NEW YORK - Plagued by turmoil at the top, the American Red Cross ousted its president, Mark Everson, on Tuesday for engaging in a "personal relationship" with one of his subordinates. He took the challenging job just six months ago.
The congressionally chartered charity, America's foremost emergency responder, has now had five leaders in the past six years including the interim chief named to fill in for Everson.
The head of the American Red Cross Mark Everson, seen here in 2006, was forced to resign Tuesday November 27, 2007, after having an affair with a junior employee. [Agencies]
Everson, a former corporate executive and commissioner of the Internal Revenue Service, assumed the Red Cross post on May 29 as the charity sought to restructure itself and bolster its public image following sharp criticism of its response to Hurricane Katrina.
The Red Cross said its board of governors asked for and received Everson's resignation, effective immediately, after being notified about 10 days ago by a senior executive at the national office about Everson's relationship with a woman on the staff. The woman's name was not released.
"The board acted quickly after learning that Mr. Everson engaged in a personal relationship with a subordinate employee," a statement said. "It concluded that the situation reflected poor judgment on Mr. Everson's part and diminished his ability to lead the organization in the future."
The Red Cross board, which otherwise had been pleased with Everson's performance, met with him Tuesday before announcing his ouster.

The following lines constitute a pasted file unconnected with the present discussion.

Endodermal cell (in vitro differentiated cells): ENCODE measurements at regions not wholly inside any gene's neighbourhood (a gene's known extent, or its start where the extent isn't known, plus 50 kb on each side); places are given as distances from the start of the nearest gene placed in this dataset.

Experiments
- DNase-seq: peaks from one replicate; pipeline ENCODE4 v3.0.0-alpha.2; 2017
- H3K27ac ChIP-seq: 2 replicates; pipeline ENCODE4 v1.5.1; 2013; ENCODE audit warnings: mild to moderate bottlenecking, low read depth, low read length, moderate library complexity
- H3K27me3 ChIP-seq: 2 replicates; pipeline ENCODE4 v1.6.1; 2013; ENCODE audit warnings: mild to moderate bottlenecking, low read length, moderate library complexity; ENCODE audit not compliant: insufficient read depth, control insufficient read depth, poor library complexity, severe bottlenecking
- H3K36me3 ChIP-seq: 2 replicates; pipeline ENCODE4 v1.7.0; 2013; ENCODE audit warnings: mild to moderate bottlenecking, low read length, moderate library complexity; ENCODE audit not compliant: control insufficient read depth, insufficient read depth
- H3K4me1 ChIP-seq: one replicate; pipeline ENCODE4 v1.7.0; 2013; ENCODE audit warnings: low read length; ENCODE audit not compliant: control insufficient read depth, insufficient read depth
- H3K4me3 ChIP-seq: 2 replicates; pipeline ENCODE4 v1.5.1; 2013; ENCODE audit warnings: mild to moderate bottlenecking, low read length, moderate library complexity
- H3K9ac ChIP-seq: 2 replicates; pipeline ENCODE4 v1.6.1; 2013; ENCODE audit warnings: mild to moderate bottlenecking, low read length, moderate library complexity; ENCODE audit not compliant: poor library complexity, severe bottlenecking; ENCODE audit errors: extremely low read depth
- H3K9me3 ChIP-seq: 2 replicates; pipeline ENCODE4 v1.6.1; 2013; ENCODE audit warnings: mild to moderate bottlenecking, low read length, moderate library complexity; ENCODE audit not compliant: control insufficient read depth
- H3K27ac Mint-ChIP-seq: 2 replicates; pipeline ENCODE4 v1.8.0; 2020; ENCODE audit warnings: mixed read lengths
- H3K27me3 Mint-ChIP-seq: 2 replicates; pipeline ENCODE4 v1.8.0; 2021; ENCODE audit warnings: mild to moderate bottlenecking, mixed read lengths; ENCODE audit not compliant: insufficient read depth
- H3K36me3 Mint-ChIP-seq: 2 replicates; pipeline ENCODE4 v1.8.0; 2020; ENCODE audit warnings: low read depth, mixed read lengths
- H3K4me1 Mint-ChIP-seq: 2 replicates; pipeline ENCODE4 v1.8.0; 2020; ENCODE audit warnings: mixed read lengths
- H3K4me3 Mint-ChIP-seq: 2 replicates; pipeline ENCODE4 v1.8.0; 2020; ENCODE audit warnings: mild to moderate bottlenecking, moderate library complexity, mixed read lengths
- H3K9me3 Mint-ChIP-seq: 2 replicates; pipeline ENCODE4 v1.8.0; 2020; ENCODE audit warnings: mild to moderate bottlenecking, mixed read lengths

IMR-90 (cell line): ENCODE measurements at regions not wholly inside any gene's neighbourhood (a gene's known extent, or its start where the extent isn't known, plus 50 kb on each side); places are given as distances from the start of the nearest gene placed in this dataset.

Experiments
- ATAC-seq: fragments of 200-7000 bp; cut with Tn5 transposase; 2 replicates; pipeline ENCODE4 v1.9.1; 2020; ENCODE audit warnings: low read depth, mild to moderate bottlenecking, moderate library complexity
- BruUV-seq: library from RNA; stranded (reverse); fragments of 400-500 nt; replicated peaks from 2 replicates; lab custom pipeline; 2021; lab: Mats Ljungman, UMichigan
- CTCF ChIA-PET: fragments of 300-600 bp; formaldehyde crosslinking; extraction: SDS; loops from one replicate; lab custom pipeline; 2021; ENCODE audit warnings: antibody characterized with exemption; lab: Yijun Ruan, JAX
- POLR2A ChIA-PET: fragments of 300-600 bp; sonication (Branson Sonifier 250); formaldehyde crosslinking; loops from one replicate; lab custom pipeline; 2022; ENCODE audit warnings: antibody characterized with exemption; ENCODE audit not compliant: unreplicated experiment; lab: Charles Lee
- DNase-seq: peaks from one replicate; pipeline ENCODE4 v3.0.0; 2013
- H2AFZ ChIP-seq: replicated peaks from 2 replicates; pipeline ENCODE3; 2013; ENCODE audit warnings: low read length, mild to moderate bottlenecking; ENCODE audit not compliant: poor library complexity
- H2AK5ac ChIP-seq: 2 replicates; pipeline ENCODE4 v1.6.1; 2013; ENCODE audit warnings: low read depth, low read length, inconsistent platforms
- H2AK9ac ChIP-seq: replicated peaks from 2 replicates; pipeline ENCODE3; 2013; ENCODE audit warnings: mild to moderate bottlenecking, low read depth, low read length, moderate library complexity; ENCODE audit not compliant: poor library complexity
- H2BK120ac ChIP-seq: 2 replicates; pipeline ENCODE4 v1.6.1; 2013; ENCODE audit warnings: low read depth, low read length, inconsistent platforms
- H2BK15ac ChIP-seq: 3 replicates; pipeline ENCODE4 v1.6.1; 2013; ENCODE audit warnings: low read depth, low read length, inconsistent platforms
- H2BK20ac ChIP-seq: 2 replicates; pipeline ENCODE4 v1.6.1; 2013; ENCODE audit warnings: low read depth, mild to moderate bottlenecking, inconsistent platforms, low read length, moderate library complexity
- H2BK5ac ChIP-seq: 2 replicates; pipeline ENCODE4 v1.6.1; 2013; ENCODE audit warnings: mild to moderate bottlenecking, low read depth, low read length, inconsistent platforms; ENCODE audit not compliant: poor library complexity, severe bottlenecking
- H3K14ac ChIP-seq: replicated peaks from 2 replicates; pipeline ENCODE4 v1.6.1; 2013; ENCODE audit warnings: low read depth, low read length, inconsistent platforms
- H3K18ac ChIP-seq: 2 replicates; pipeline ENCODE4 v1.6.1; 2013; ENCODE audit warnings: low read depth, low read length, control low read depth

The Red Cross also released a statement from Everson, 53, who is married and has two children.
"I am resigning for personal and family reasons, and deeply regret it is impossible for me to continue a job so recently undertaken," he said. "I leave with extraordinary admiration for the American Red Cross."
Everson's departure continues a trend of rapid turnover atop the Red Cross. The two women who preceded him as president both resigned amid friction with the board of governors — Bernadette Healy after the Sept. 11 attacks and Marsha Evans in 2005, after Katrina. An interim president, Jack McGuire, served between Evans' departure and Everson's appointment.
"This comes at a particularly critical moment in the history of the Red Cross as they are desperately trying to rebuild their brand name," said Paul Light, a New York University professor of public service who studies charities.
"It will not destroy the organization," Light said. "But it will erode confidence in the Red Cross and thereby in the charitable sector as a whole."
The Red Cross board appointed Mary S. Elcano, its general counsel for the past five years, as interim president and CEO. Elcano's past experience includes a stint as executive vice president of human resources with the US Postal Service.
"Although this is difficult and disappointing news for the Red Cross community, the organization remains strong and the life-saving mission and work of the American Red Cross will go forward," said the board's chair, Bonnie McElveen-Hunter.
She said a search committee has been formed to seek a new leader.
The development was a blow to the Red Cross as it was making progress in overcoming image problems arising from its response to Katrina and the Sept. 11, 2001, terror attacks. Addressing complaints that it was at times too bureaucratic and unaccountable, the charity overhauled its disaster-response system and the way it governs itself; its 50-member board will soon be cut by more than half.
The Red Cross also was praised for its role during the recent Southern California wildfires.
"This does not reflect on the organization," Red Cross spokeswoman Suzy DeFrancis said of Everson's ouster. "People felt we were moving forward."
When he took the Red Cross job, Everson embraced it after four years running the Internal Revenue Service.
"My 18-year-old daughter said, 'People will like you now,'" Everson remarked during an interview in July with The Associated Press.